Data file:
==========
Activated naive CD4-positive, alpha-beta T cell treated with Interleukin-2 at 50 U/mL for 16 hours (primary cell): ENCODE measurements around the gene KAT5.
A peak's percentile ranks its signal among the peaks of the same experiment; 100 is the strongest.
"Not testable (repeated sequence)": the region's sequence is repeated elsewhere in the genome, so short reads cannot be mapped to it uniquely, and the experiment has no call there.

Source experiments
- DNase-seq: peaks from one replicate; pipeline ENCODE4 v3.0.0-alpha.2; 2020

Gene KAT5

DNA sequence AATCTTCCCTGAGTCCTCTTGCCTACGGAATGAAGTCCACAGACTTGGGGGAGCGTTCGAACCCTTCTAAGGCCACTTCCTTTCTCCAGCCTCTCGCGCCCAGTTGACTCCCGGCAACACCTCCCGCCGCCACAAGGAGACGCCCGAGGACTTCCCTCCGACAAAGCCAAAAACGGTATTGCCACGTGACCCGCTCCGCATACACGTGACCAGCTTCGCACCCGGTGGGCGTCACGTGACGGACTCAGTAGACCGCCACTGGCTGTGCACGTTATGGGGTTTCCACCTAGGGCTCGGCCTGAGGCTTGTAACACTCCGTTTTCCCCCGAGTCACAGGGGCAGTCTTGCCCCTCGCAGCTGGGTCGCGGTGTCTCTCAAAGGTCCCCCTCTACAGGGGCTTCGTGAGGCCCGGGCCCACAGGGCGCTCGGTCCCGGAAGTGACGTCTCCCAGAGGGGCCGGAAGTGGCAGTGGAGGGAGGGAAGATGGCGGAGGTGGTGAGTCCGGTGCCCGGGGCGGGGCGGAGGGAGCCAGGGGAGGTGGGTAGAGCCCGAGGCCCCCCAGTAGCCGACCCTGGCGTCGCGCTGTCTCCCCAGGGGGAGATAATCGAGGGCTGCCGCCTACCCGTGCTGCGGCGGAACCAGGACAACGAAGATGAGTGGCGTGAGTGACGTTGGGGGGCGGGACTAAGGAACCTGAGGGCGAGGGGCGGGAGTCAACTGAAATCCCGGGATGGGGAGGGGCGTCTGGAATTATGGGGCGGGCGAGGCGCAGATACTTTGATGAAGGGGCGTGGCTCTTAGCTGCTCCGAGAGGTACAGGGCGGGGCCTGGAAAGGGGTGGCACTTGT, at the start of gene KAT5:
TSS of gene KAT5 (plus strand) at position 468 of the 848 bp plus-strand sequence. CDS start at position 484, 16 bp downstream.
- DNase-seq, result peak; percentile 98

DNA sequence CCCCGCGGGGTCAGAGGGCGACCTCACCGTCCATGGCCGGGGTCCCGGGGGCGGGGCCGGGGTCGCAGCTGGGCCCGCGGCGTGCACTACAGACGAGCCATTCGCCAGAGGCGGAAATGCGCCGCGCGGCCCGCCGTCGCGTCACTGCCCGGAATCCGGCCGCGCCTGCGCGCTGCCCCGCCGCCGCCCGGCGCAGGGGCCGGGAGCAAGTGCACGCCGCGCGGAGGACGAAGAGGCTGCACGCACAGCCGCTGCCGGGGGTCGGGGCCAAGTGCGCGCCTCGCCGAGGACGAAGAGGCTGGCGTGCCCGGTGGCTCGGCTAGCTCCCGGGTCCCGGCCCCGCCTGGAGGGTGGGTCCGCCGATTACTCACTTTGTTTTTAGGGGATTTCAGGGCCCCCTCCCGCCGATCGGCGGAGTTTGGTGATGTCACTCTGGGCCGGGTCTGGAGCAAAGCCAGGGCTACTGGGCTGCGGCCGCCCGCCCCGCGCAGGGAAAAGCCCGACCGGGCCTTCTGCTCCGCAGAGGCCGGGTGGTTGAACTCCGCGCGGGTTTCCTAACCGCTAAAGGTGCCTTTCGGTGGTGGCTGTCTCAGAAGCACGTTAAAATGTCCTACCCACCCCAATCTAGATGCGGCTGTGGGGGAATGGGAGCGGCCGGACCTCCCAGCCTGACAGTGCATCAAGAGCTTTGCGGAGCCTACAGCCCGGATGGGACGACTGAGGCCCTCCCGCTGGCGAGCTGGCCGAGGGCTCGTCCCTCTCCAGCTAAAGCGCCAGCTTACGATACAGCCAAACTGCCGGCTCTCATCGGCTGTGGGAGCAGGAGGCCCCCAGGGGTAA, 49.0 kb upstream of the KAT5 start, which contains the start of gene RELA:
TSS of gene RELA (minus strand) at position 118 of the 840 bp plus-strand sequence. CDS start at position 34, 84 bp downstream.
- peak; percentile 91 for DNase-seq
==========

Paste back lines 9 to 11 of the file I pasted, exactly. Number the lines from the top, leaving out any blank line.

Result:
- DNase-seq, result peak; percentile 98

DNA sequence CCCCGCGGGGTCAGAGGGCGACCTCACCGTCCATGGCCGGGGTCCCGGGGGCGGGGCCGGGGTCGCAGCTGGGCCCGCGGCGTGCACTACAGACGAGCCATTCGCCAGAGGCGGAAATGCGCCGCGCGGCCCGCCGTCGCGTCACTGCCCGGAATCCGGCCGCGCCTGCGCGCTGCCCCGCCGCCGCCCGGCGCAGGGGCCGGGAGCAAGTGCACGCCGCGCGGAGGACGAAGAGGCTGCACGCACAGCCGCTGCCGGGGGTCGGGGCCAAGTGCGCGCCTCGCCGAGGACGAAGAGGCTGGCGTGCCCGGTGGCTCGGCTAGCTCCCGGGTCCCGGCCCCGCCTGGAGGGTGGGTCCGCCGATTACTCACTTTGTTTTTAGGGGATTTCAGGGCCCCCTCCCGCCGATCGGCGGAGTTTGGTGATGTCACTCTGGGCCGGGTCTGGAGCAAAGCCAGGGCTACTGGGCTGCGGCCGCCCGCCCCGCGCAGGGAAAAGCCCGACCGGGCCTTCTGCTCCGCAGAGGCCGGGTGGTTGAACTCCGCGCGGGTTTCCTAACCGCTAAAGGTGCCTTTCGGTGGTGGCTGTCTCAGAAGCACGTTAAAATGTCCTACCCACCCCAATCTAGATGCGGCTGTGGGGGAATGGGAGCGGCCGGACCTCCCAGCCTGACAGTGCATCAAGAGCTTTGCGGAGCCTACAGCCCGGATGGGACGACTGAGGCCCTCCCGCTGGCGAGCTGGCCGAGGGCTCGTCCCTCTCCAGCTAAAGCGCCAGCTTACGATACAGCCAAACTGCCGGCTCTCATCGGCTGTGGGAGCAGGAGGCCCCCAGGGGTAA, 49.0 kb upstream of the KAT5 start, which contains the start of gene RELA:
TSS of gene RELA (minus strand) at position 118 of the 840 bp plus-strand sequence. CDS start at position 34, 84 bp downstream.